Fair trial rights are hard won, the pinnacle of centuries of legal battles, reforms, and campaigns. Yet in one fell swoop, the United Nations Security Council risks undermining these crucial safeguards. The Security Council is currently considering a draft resolution, proposed by Indonesia, that appears to seek to have States introduce classified evidence in criminal justice proceedings. In short, this appears to be yet another attempt by States to water down human rights protections in the name of countering terrorism.

The draft U.N. Security Council resolution relates to so called “foreign fighters,” and rather than providing that those accused of crimes recognizable under international law be brought to justice through fair trials without recourse to the death penalty, it, in fact, risks dangerously undermining the right to a fair trial globally. It’s staggering that a 13-page draft resolution, which is meant to be focused on criminal prosecution, does not mention fair trial standards once.

Under the auspices of allowing for battlefield evidence to be used in criminal proceedings, U.N. member States would be urged to develop systems for it to be kept classified. This may lead to the use of secret evidence to convict defendants. At no stage does the draft explicitly safeguard the right of the accused and their counsel to see the evidence being used against the accused in order to effectively challenge it. This is taking one step further the dangerous procedures we see in countries like the United Kingdom for admitting “secret evidence” in court – although prior to this draft resolution that system was rarely, if ever, the basis of criminal convictions and was mainly used in immigration proceedings. It’s a safe bet that what may be introduced as a means of admitting battlefield evidence will quickly develop into a broader system for the use of classified evidence in court. The ability to effectively challenge the evidence being presented against you is a key component of the right to a fair trial, as is the requirement that justice not only be done but be seen to be done through open proceedings.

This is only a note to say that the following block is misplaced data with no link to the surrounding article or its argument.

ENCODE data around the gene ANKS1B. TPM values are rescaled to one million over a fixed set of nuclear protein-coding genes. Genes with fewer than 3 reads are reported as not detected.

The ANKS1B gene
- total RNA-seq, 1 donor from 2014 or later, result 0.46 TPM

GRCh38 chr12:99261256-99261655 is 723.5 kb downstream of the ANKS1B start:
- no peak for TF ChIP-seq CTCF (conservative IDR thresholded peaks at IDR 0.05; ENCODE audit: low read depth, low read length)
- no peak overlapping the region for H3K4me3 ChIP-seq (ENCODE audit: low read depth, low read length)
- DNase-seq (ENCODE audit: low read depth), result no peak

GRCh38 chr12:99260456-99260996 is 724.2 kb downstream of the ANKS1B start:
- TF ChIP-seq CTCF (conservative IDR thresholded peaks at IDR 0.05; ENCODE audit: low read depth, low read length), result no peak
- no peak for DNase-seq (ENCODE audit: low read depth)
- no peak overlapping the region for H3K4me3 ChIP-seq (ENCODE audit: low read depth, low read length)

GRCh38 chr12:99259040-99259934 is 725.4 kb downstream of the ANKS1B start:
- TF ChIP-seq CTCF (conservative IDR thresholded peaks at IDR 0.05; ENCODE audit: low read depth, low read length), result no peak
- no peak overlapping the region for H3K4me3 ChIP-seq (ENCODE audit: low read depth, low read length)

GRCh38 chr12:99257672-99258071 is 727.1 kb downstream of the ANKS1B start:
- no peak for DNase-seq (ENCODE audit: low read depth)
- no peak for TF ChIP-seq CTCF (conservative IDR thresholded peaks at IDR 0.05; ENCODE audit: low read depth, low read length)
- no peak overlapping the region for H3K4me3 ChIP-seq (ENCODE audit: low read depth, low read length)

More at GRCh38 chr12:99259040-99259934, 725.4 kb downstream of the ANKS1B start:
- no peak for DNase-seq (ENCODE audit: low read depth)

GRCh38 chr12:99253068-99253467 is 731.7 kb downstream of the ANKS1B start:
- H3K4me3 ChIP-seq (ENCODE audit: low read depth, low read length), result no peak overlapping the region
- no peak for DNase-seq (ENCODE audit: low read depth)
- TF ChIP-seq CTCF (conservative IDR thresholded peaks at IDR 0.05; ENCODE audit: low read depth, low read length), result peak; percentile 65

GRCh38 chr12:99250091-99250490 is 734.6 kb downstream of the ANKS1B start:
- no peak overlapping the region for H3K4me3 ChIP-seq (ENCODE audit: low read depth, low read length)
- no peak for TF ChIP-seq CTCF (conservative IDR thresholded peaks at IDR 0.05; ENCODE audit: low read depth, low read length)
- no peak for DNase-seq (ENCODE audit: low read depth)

The right to fair criminal proceedings is safeguarded by the Universal Declaration of Human Rights (article 10), the International Covenant on Civil and Political Rights (ICCPR) (article 14) and every other major regional human rights instrument. While some of these provisions allow for the exclusion of the public from the hearing, there is a clear requirement that the accused be present throughout the hearing. (See, for example Article 14 of the ICCPR, which includes “The press and the public may be excluded from all or part of a trial for reasons of morals, public order (ordre public) or national security …” but makes no such allowance for exclusion of a party to the proceedings). Equality before the law is a key requirement of a fair trial. The U.N. Human Rights Committee is clear by its General Comment 32 on the Right to equality before courts and tribunals and to a fair trial:

The right to equality before courts and tribunals also ensures equality of arms. This means that the same procedural rights are to be provided to all the parties unless distinctions are based on law and can be justified on objective and reasonable grounds, not entailing actual disadvantage or other unfairness to the defendant. …The principle of equality between parties applies also to civil proceedings, and demands, inter alia, that each side be given the opportunity to contest all the arguments and evidence adduced by the other party.

This draft resolution should be seen within a broader context of global measures that seek to water down human rights protections in the name of countering terrorism and safeguarding national security. We can see globally what happens when national security is used as a rationale to target human rights norms and standards, including the right to a fair trial. Take for example Egypt’s use of national security prosecutions to target activists. Many of the pitfalls of this resolution are illustrated through the Egyptian national security court system, where the accused is unable to properly challenge the case against them, torture is widespread, and justice is fatally undermined. Or consider the “note blanche” system in France, where suspects have their liberty curtailed on the basis of undisclosed intelligence evidence. In China, it is the so-called exceptionalism of national security measures that is the pretense for the mass incarceration of the Muslim Uighur population of Xinjiang Province, without even a semblance of a trial. There, the Uighurs are detained in order to address their so-called “radicalization” – a problematic concept provided with further international credence by its frequent inclusion in the current resolution. Counter-terrorism measures are all too often the thin end of the wedge – undermining hard won rights and leaving the door open to human rights violations across a justice system.

It is crucial that whenever U.N. bodies are considering how best to safeguard national security, they do so in a way that strengthens human rights protections. Dangerous flaws in the current draft resolution need to be addressed, if the Security Council is to live up to its responsibility to respect human rights.